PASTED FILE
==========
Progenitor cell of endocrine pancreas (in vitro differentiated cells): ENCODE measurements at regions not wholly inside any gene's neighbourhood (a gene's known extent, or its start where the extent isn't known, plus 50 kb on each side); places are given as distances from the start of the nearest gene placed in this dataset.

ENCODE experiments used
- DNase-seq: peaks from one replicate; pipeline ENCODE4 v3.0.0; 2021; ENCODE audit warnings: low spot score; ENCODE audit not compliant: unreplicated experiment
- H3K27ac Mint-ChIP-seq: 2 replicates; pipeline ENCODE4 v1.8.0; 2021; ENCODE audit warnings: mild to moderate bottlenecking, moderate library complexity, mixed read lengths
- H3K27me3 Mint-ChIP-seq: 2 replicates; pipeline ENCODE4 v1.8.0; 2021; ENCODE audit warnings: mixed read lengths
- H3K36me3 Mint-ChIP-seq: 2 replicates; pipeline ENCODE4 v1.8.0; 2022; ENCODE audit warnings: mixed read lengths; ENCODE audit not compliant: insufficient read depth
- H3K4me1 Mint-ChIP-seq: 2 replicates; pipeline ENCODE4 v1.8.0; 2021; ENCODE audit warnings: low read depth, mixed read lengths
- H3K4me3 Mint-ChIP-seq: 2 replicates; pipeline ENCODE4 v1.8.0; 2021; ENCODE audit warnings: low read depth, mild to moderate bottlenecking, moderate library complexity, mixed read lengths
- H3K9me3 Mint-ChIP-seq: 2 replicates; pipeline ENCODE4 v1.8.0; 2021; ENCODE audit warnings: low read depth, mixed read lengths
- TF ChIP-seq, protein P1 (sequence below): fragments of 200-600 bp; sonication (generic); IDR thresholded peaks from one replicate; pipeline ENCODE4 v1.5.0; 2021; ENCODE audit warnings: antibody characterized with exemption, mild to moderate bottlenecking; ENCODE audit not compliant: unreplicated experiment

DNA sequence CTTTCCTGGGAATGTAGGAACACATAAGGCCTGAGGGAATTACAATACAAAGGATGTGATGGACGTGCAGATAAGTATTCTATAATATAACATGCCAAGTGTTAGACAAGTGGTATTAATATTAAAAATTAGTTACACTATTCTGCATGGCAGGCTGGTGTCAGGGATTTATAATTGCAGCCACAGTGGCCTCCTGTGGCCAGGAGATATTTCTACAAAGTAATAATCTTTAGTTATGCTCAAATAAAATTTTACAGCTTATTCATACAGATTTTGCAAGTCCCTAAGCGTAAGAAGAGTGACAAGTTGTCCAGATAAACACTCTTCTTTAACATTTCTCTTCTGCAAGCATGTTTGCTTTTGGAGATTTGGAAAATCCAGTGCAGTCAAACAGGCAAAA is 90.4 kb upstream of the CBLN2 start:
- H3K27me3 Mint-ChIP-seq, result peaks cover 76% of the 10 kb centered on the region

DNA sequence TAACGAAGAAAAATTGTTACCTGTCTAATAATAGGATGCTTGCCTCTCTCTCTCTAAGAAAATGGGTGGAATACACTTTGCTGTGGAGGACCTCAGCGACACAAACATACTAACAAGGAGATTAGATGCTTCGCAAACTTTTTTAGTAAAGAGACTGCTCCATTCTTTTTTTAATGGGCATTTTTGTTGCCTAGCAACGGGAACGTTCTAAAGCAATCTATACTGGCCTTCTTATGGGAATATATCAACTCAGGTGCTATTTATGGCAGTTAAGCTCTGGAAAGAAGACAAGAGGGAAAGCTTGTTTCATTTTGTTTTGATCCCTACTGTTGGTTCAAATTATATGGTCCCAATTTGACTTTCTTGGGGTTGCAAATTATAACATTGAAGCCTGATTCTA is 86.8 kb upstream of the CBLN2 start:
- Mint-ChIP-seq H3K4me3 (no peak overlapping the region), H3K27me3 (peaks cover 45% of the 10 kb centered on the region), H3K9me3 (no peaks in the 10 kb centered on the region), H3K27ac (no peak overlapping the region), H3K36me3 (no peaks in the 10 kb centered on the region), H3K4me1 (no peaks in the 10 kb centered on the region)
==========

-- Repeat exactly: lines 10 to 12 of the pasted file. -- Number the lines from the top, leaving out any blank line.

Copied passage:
- TF ChIP-seq, protein P1 (sequence below): fragments of 200-600 bp; sonication (generic); IDR thresholded peaks from one replicate; pipeline ENCODE4 v1.5.0; 2021; ENCODE audit warnings: antibody characterized with exemption, mild to moderate bottlenecking; ENCODE audit not compliant: unreplicated experiment

DNA sequence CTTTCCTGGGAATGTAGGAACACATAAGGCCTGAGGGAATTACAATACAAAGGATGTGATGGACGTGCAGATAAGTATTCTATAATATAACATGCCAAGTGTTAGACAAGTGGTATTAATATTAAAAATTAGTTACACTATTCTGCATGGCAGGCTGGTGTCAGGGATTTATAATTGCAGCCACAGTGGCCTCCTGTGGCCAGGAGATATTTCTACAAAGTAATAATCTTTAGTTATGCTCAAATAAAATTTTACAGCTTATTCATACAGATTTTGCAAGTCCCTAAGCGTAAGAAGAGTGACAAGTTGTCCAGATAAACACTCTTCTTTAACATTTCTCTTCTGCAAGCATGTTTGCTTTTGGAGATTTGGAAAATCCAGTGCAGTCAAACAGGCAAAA is 90.4 kb upstream of the CBLN2 start:
- H3K27me3 Mint-ChIP-seq, result peaks cover 76% of the 10 kb centered on the region